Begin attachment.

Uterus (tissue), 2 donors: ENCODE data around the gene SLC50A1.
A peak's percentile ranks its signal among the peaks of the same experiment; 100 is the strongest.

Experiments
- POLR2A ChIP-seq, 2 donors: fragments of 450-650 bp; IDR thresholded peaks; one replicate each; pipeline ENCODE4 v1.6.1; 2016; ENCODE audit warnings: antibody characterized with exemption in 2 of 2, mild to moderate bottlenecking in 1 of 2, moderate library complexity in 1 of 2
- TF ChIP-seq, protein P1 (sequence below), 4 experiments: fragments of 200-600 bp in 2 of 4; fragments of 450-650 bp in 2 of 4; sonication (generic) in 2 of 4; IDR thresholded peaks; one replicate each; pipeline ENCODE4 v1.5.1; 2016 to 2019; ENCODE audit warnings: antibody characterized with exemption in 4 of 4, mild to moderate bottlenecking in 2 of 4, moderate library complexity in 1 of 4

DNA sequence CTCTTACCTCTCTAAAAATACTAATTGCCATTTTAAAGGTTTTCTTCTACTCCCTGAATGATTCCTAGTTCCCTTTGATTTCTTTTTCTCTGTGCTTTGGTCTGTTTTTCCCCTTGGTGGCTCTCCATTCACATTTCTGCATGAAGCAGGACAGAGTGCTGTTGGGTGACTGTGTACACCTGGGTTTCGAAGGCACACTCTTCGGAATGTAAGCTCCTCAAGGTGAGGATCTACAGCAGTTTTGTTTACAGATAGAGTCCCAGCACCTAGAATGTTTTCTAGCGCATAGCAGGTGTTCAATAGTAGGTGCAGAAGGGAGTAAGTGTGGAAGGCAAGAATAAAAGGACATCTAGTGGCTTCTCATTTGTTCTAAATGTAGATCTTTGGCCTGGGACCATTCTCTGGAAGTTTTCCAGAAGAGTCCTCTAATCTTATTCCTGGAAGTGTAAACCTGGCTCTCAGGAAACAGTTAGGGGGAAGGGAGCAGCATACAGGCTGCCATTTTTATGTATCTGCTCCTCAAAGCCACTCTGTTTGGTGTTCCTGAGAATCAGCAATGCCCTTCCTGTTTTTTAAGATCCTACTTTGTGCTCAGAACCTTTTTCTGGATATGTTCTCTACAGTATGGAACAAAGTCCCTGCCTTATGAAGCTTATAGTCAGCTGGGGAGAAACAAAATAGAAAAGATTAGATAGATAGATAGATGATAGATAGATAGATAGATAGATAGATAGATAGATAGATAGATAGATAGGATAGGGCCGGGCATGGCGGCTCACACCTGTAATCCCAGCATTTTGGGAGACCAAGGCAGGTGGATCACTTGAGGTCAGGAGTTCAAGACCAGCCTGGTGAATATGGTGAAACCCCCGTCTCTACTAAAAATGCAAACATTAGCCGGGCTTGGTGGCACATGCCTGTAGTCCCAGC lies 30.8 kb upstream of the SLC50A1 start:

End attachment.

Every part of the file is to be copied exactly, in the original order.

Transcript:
Uterus (tissue), 2 donors: ENCODE data around the gene SLC50A1.
A peak's percentile ranks its signal among the peaks of the same experiment; 100 is the strongest.

Experiments
- POLR2A ChIP-seq, 2 donors: fragments of 450-650 bp; IDR thresholded peaks; one replicate each; pipeline ENCODE4 v1.6.1; 2016; ENCODE audit warnings: antibody characterized with exemption in 2 of 2, mild to moderate bottlenecking in 1 of 2, moderate library complexity in 1 of 2
- TF ChIP-seq, protein P1 (sequence below), 4 experiments: fragments of 200-600 bp in 2 of 4; fragments of 450-650 bp in 2 of 4; sonication (generic) in 2 of 4; IDR thresholded peaks; one replicate each; pipeline ENCODE4 v1.5.1; 2016 to 2019; ENCODE audit warnings: antibody characterized with exemption in 4 of 4, mild to moderate bottlenecking in 2 of 4, moderate library complexity in 1 of 4

DNA sequence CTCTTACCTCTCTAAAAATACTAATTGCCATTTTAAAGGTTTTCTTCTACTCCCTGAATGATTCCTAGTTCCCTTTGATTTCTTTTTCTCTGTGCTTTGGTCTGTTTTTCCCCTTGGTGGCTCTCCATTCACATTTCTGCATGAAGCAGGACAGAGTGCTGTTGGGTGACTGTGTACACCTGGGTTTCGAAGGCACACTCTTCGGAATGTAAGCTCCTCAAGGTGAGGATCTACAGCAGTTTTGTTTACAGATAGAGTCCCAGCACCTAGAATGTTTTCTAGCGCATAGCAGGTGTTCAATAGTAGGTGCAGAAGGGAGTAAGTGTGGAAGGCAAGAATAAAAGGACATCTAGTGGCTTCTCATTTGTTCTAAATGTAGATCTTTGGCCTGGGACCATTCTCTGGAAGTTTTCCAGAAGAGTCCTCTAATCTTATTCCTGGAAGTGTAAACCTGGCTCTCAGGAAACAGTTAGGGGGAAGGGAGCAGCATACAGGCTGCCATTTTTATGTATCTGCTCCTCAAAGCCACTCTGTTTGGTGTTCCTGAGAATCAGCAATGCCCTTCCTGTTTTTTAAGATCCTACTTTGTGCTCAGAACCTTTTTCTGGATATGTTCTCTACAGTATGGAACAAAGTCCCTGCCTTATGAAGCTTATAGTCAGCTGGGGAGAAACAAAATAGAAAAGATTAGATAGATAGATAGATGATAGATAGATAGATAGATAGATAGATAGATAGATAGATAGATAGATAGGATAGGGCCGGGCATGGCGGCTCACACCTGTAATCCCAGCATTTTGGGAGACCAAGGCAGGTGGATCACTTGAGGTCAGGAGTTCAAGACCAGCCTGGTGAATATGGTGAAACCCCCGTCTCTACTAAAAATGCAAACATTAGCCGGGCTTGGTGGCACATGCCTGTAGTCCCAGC lies 30.8 kb upstream of the SLC50A1 start: